Dulse: The Mineral-Rich Sea Veggie That Tastes A Lot Like Bacon

The Smithsonian's Ocean Portal, an educational platform that is a part of the Smithsonian Institution's Ocean Initiative, defines sea vegetables as the edible plants and algae that grow in or around the ocean. For thousands of years, coastal communities — particularly in Asian nations like Japan and China, the Polynesians, Nordic countries, and the Caribbean — have included salty seaweeds in their diets. Dulse, scientifically known as Palmaria palmata, belongs to the family of red seaweeds, per Sea Veg, and is famous for its crimson, purplish, and red-brown color.

The consumption of dulse by Europeans dates as far back as 563 AD when it was a particularly valued food source in Iceland. Since then, dulse has been referenced as a source of food and medicine in many northern European texts. While seaweed has remained popular in many eastern cultures, the tradition of eating it largely disappeared during the 1900s as the western diet became more widespread (Sea Veg). Today, however, many types of seaweed are having a comeback. According to Bon Appétit, researchers bet that everyone will be eating dulse — because it tastes like bacon.

Where and how it's made

Rooted in the Latin word for hand, "palma," dulse's scientific name emphasizes the sea plant's hand-like shape, per Sea Veg. All along the European and North American coast, dulse grows wild — beginning as a single, flat frond that divides into segments that resemble fingers. However, only a few places in the world, including Ireland, Spain, Iceland, and the Bay of Fundy in the northernmost Gulf of Maine, have the right combination of conditions dulse needs (via Sea Veg). And even with the right kinds of tides, waves, and rocky sediment, the tradition of hand-harvesting dulse is a challenge.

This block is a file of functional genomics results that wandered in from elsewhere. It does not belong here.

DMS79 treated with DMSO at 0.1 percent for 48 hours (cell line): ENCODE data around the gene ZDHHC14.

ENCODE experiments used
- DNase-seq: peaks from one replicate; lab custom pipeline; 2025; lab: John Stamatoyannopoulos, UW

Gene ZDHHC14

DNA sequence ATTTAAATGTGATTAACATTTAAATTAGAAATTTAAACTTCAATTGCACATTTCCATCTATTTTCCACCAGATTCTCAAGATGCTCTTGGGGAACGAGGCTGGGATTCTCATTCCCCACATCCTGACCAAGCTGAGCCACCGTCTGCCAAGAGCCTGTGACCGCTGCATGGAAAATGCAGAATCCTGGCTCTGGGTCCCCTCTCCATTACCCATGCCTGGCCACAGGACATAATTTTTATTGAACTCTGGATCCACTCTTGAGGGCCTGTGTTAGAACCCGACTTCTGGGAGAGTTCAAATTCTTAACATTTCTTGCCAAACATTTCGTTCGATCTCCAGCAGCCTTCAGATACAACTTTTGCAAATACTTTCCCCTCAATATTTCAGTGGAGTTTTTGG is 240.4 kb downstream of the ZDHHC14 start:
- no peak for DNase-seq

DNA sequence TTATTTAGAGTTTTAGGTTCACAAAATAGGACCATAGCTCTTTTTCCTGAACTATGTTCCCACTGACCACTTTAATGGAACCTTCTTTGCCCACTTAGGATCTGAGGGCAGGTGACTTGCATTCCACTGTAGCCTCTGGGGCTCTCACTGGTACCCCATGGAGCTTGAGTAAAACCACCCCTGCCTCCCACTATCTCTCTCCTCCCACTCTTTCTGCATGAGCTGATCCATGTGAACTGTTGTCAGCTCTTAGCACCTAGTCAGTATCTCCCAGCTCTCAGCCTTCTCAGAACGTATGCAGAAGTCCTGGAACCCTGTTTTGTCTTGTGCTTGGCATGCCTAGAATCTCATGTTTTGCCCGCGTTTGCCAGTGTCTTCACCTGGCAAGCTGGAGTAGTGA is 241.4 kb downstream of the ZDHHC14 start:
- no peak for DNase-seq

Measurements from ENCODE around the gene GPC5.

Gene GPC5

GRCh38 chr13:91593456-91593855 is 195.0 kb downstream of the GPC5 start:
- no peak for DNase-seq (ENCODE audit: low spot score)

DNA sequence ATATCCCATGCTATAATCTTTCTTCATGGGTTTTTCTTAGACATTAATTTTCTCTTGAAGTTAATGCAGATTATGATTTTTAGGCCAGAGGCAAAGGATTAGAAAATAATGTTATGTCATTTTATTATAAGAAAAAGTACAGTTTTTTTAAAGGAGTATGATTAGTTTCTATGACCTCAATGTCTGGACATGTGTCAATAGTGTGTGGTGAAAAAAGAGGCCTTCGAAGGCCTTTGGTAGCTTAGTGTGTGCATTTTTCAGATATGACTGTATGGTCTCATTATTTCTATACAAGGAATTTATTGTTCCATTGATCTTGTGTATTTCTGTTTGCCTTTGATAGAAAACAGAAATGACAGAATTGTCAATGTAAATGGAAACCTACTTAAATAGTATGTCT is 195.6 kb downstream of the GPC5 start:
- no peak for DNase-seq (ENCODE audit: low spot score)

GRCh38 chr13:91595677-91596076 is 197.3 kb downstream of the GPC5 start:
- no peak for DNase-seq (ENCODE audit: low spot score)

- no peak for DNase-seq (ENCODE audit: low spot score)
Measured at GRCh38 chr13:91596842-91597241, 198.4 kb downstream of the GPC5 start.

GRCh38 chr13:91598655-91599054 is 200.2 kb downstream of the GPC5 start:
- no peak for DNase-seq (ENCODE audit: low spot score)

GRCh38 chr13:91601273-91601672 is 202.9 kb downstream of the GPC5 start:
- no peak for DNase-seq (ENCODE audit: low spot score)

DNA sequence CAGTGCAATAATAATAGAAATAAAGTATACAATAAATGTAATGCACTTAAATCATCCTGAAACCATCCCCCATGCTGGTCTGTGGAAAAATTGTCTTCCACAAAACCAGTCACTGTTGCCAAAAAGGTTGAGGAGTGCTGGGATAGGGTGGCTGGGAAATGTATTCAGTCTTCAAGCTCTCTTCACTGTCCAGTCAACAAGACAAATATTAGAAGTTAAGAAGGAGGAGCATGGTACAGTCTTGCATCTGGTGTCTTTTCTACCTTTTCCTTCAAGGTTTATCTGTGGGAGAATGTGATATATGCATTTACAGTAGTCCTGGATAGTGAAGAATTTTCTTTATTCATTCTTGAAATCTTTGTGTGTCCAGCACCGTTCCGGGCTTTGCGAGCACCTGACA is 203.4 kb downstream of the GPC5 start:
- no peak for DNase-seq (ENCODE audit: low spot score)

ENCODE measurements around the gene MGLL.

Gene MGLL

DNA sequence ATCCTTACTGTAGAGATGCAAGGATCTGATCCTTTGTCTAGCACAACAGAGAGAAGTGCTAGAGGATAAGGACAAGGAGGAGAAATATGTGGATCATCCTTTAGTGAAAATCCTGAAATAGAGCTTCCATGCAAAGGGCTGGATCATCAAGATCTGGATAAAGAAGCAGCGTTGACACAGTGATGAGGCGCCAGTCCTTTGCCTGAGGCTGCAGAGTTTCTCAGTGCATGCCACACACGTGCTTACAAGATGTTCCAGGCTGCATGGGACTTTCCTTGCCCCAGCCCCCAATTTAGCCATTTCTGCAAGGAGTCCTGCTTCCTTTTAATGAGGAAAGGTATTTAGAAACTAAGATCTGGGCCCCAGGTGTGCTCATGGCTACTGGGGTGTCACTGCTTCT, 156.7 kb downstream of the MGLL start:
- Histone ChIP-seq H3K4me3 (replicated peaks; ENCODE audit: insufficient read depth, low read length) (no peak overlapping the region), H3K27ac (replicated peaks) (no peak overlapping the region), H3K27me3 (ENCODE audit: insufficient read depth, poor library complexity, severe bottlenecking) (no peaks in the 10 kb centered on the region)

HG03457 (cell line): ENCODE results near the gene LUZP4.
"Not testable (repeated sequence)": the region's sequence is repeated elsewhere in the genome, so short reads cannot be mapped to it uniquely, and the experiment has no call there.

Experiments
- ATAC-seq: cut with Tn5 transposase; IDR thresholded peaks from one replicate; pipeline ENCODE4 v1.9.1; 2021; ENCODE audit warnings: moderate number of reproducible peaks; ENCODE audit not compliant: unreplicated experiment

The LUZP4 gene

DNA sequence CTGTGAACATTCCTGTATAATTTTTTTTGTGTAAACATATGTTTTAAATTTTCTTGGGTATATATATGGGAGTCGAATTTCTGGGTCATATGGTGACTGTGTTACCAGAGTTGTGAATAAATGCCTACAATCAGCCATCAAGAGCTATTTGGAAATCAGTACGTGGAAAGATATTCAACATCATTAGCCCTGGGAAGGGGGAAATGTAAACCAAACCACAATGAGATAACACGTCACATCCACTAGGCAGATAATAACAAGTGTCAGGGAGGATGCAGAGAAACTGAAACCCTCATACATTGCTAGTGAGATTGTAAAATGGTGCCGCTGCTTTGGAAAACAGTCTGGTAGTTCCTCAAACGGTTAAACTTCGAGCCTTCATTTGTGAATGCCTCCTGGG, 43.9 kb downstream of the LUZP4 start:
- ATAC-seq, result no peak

Because dulse grows along rocky beaches, it can't be harvested by boat, hand rakes, or mechanical devices. So, when the tides are at their lowest, dulse harvesters forage across slippery boulders to collect dulse the same way it has been for hundreds of years: by hand. Found low in the intertidal zone, the harvesters only have a couple of hours to collect the dulse before the tides rise back up and submerge the seaweed beds. Once the sea vegetable has been harvested, the dulse is transported inland to be solar-dried — meaning that harvest doesn't only have to be timed with the tide, but the sunshine too.

While farmers may one day be able to grow dulse in tanks — Bon Appetit mentions a patented strain being developed for this particular reason — these factors are why Sea Veg tells customers there may not always be as much dulse available as they'd like.

How to eat it

Among seaweed connoisseurs, dulse is thought to be one of the most mouthwatering. Even though dulse can be eaten raw, the drying process actually develops the sea veggie's more complex flavors over time (via Sea Veg). Dried dulse is described as having a mild, ocean-like flavor and savory, smokey essence. Its slight saltiness is often used as a seasoning to flavor simple dishes like eggs, potatoes, and popcorn, per The Ocean Portal. Dried dulse flakes can also be added to bread recipes or eaten on the go as a snack food.